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167 The Area Health Education Center operates with a budget provided by the State of North Carolina and provides medical education, continuing education, and recruitment of health manpower for Edgecombe County, as well as for four adjacent counties. The Area Health Education Center has a full-time staff of 14, including a medical director. There are several additional persons working on a part-time basis at the main facility in Tarboro and in peripheral locations in the four surrounding counties that constitute its service area. The 125-bed Tarboro-Edgecombe Hospital was operated, until recently, by the county health department. In 1982, the county board of super- visors sold the hospital to the Hospital Corporation of America. The physicians of the Tarboro Clinic continue to provide the medical staff for the hospital with one of the physicians acting as the Chief of Staff . The Community Medicine Foundation (CMF) is a non-prof it corporation with the Board of Directors drawn both from physicians of the Tarboro Clinic and members of the community. IF receives grant money from several sources in order to maintain its program of service and research. Since 197S, it has generated grant monies to operate four satellite facilities in the towns of Whitakers, Pinetops, Oak City, and Rocky Mount. Each of these facilities is staffed to provide primary care to residents of these communities with referral capability to either specialty physician services at the Tarboro Clinic, or inpatient care at the Tarboro-Edgecombe Hospital. Within the next year all four satellite facilities will be staffed by physicians, who will be members of the Tarboro Clinic, but will be living in ache community in which the satellite facilities are located. CHF has a full-time staff of 29. This includes a physician, four nurse practitioners, and four nurses who currently staff the satellite facilities. It occupies off ice space within the facility of the Tarboro Clinic. CMF also obtains grants for research in a variety of health care issues that are relevant to the health needs of Edgecombe County. The major current project involves a study examining the determinants of patient compliance with therapeutic reg imens for hype rtens ion . In 1975, CMF was awarded a primary care development grant to set up a low-cost data system to support the primary care services delivered in the satellite facilities. The foundation, in turn, cc.,tracted with the SysteMetrics Corporation of Santa Barbara, California, for the development of the data system . or ig inally called the Med ical Of f ice Management System (MOMS}, this system was developed and implemented at the four satellite facilities and three other practices in North Carolina. In the recent purchase of SysteMetrics by McGraw Hill, CMF has retained the exclusive distributorship for marketing the data system in a seven-state area. Consequently, it has recently created a totally owned, for-profit subsidiary called Medical Systems, Inc. In 1977, the CMF purchased a pharmacy located near the satellite facility in Whitakers. This proved to be so successful that a totally owned, for-profit subsidiary called Independent Pharmacist, Inc. was created. mid organization is considering the purchase of pharmacies operating near the satellites, in order to attract pharmacists to the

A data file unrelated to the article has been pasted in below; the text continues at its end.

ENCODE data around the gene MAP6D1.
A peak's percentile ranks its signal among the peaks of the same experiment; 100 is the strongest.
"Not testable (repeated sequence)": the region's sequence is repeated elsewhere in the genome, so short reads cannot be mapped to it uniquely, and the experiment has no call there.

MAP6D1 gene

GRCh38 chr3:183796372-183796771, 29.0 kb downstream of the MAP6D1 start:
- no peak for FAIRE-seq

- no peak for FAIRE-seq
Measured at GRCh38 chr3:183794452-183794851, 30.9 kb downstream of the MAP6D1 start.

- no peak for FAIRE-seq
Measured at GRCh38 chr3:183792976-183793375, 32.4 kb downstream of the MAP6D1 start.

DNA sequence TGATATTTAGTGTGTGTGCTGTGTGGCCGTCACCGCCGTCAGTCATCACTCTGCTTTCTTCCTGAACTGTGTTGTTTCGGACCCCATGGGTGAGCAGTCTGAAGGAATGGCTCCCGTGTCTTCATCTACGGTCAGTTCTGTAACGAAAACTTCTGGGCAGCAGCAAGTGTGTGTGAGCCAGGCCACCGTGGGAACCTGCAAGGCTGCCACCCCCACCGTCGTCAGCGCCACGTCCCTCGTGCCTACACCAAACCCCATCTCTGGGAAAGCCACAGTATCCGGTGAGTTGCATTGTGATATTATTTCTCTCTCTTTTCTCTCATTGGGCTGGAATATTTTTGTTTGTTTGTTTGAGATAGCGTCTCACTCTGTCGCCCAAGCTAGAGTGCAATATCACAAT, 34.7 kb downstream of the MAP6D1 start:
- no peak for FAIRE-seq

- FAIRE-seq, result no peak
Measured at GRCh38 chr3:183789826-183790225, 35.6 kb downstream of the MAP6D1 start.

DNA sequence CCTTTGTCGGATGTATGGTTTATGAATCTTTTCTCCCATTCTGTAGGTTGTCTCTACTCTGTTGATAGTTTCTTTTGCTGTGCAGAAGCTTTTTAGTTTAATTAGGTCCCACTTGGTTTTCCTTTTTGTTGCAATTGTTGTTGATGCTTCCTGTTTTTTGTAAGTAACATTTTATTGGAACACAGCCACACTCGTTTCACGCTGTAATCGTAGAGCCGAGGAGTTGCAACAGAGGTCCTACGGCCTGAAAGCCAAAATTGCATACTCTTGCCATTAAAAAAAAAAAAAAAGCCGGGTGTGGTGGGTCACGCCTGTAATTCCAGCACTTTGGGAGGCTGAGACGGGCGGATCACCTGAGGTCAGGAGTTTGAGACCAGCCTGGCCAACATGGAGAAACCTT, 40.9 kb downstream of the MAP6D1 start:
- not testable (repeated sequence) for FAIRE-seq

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168 small towns of rural North Carolina. Independent Pharmacists would be in a position to either hire a pharmacist or allow a pharmacist to buy into the pharmacy. Finally, there are four organizations within the town of Tarboro operating home health services and extensive care facilities. The Albemarle Retirement Center is a non-prof it organization supported by the Presbytar fan Church. It has recently opened a facility with 150 apartments and a 40-bed long-term care facility. The Beverly Health Care Center operates 159 acute and intermediate care beds, the Westgate Center operates a 58-bed intermediate care facility, and the Breadhaven Health Center has recently announced plans to expand its [SO-bed inter- mediate care facility to a total of 250 beds. All four of these prom grams operate in close conjunction with the medical staff of the Tarboro C1 into . The professional staff of the Tarboro Clinic provide the medical manpower to stat f the other components of the health services system. Through a contract, the Tarboro Clinic provides X-ray and ultrasound services to the mate real and child health program of the county. The mental health center, operated with state funds independent of the county health department, provides direct services using the psychia- tr ist and the clinical psychologist of the Tarboro Clinic on a part- tine salary basis. Similarly, four other physicians of the Tarboro Clinic provide clinical services for the maternal and child health services offered by the county. The physician staff is directly involved in the care provided by the long-term care and home health services. In addition to making referrals and patient evaluations, the physicians are also involved routinely in making rounds on their patients and deeply involved in the utilization review process of the nursing homes. Similarly, the physician staff of the Tarboro Clinic is also the medical stat f for the Tarboro-Edgecombe Hospital. One of the physicians acts as the ch ief of stat f and all phys icians are involved ~ not only in direct patient care, but also on the various committees of the hospital. Individual physicians have become involved in providing services for the light industry operating in Edgecombe County. The Tarboro C1 inic has recently developed a multiphasic screening capabil- ity and frequently contracts with individual companies for physical examination and screening services for their employees. The physicians of the Tarboro Clinic have traditionally provided emergency room cover- age at the hospital. However, with the acquisition of the hospital by Hospital Corporation of Amer ice within the last year, the Tarboro Clinic physicians no longer carry this responsibility an HCA has contracted with an emergency room physician group in Raleigh, North Carolina. Tarboro Clinic phys tic ions, however, maintain one physician in each specialty on call at all times.